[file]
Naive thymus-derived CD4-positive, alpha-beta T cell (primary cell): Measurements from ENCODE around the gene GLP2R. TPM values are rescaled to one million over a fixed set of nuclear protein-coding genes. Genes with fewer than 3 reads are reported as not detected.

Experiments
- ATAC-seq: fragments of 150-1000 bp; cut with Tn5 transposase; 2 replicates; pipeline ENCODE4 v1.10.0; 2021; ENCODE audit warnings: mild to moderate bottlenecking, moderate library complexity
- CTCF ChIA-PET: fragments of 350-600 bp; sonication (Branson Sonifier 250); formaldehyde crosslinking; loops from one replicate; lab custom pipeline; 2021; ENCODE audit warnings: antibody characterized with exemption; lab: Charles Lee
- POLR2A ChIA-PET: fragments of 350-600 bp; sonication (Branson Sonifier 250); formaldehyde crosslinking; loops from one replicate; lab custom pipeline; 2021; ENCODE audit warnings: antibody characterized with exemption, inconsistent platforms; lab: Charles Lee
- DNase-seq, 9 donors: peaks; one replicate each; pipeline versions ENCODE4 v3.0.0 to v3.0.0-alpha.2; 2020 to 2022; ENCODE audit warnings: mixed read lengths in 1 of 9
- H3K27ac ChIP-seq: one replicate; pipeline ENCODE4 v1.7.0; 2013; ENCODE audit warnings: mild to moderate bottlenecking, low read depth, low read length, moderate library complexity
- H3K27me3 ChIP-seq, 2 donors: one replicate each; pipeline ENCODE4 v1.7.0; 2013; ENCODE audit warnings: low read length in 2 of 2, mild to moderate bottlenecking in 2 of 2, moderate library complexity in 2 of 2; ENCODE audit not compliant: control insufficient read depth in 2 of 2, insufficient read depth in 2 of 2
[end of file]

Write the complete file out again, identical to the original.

Naive thymus-derived CD4-positive, alpha-beta T cell (primary cell): Measurements from ENCODE around the gene GLP2R. TPM values are rescaled to one million over a fixed set of nuclear protein-coding genes. Genes with fewer than 3 reads are reported as not detected.

Experiments
- ATAC-seq: fragments of 150-1000 bp; cut with Tn5 transposase; 2 replicates; pipeline ENCODE4 v1.10.0; 2021; ENCODE audit warnings: mild to moderate bottlenecking, moderate library complexity
- CTCF ChIA-PET: fragments of 350-600 bp; sonication (Branson Sonifier 250); formaldehyde crosslinking; loops from one replicate; lab custom pipeline; 2021; ENCODE audit warnings: antibody characterized with exemption; lab: Charles Lee
- POLR2A ChIA-PET: fragments of 350-600 bp; sonication (Branson Sonifier 250); formaldehyde crosslinking; loops from one replicate; lab custom pipeline; 2021; ENCODE audit warnings: antibody characterized with exemption, inconsistent platforms; lab: Charles Lee
- DNase-seq, 9 donors: peaks; one replicate each; pipeline versions ENCODE4 v3.0.0 to v3.0.0-alpha.2; 2020 to 2022; ENCODE audit warnings: mixed read lengths in 1 of 9
- H3K27ac ChIP-seq: one replicate; pipeline ENCODE4 v1.7.0; 2013; ENCODE audit warnings: mild to moderate bottlenecking, low read depth, low read length, moderate library complexity
- H3K27me3 ChIP-seq, 2 donors: one replicate each; pipeline ENCODE4 v1.7.0; 2013; ENCODE audit warnings: low read length in 2 of 2, mild to moderate bottlenecking in 2 of 2, moderate library complexity in 2 of 2; ENCODE audit not compliant: control insufficient read depth in 2 of 2, insufficient read depth in 2 of 2